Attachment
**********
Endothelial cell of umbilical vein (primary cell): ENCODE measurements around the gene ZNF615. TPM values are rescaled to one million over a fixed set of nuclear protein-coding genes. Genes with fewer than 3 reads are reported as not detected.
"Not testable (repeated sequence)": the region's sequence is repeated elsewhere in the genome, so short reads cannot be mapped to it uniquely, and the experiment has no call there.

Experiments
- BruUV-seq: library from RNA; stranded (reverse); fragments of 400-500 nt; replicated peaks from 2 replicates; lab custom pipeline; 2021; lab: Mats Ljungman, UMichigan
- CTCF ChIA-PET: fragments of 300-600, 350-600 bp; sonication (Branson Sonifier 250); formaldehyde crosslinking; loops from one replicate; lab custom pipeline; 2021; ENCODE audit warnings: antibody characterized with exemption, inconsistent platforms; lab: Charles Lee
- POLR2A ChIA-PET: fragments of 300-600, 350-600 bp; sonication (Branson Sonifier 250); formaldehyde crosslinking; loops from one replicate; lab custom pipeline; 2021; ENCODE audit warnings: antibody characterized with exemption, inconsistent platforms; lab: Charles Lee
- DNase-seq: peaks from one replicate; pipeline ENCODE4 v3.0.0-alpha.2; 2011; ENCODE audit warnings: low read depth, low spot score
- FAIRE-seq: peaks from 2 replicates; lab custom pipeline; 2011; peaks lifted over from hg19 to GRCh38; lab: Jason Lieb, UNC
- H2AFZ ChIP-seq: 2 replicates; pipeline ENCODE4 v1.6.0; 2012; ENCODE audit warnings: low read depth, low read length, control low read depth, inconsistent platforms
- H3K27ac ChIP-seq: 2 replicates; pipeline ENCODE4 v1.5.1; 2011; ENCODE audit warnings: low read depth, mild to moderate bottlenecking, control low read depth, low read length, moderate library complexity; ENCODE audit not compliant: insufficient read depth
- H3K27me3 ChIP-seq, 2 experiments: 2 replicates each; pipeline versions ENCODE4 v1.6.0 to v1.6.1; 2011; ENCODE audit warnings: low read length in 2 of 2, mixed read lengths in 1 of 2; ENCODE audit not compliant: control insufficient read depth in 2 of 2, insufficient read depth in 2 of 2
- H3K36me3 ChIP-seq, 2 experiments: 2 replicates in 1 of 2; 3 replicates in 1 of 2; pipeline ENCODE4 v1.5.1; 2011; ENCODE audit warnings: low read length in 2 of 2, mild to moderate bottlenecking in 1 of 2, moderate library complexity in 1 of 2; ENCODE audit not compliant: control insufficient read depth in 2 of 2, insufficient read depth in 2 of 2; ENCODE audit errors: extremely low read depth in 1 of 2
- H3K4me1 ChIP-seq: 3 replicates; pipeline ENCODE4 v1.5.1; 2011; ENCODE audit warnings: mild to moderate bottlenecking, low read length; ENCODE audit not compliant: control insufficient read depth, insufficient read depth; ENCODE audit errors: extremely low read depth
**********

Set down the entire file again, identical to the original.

Endothelial cell of umbilical vein (primary cell): ENCODE measurements around the gene ZNF615. TPM values are rescaled to one million over a fixed set of nuclear protein-coding genes. Genes with fewer than 3 reads are reported as not detected.
"Not testable (repeated sequence)": the region's sequence is repeated elsewhere in the genome, so short reads cannot be mapped to it uniquely, and the experiment has no call there.

Experiments
- BruUV-seq: library from RNA; stranded (reverse); fragments of 400-500 nt; replicated peaks from 2 replicates; lab custom pipeline; 2021; lab: Mats Ljungman, UMichigan
- CTCF ChIA-PET: fragments of 300-600, 350-600 bp; sonication (Branson Sonifier 250); formaldehyde crosslinking; loops from one replicate; lab custom pipeline; 2021; ENCODE audit warnings: antibody characterized with exemption, inconsistent platforms; lab: Charles Lee
- POLR2A ChIA-PET: fragments of 300-600, 350-600 bp; sonication (Branson Sonifier 250); formaldehyde crosslinking; loops from one replicate; lab custom pipeline; 2021; ENCODE audit warnings: antibody characterized with exemption, inconsistent platforms; lab: Charles Lee
- DNase-seq: peaks from one replicate; pipeline ENCODE4 v3.0.0-alpha.2; 2011; ENCODE audit warnings: low read depth, low spot score
- FAIRE-seq: peaks from 2 replicates; lab custom pipeline; 2011; peaks lifted over from hg19 to GRCh38; lab: Jason Lieb, UNC
- H2AFZ ChIP-seq: 2 replicates; pipeline ENCODE4 v1.6.0; 2012; ENCODE audit warnings: low read depth, low read length, control low read depth, inconsistent platforms
- H3K27ac ChIP-seq: 2 replicates; pipeline ENCODE4 v1.5.1; 2011; ENCODE audit warnings: low read depth, mild to moderate bottlenecking, control low read depth, low read length, moderate library complexity; ENCODE audit not compliant: insufficient read depth
- H3K27me3 ChIP-seq, 2 experiments: 2 replicates each; pipeline versions ENCODE4 v1.6.0 to v1.6.1; 2011; ENCODE audit warnings: low read length in 2 of 2, mixed read lengths in 1 of 2; ENCODE audit not compliant: control insufficient read depth in 2 of 2, insufficient read depth in 2 of 2
- H3K36me3 ChIP-seq, 2 experiments: 2 replicates in 1 of 2; 3 replicates in 1 of 2; pipeline ENCODE4 v1.5.1; 2011; ENCODE audit warnings: low read length in 2 of 2, mild to moderate bottlenecking in 1 of 2, moderate library complexity in 1 of 2; ENCODE audit not compliant: control insufficient read depth in 2 of 2, insufficient read depth in 2 of 2; ENCODE audit errors: extremely low read depth in 1 of 2
- H3K4me1 ChIP-seq: 3 replicates; pipeline ENCODE4 v1.5.1; 2011; ENCODE audit warnings: mild to moderate bottlenecking, low read length; ENCODE audit not compliant: control insufficient read depth, insufficient read depth; ENCODE audit errors: extremely low read depth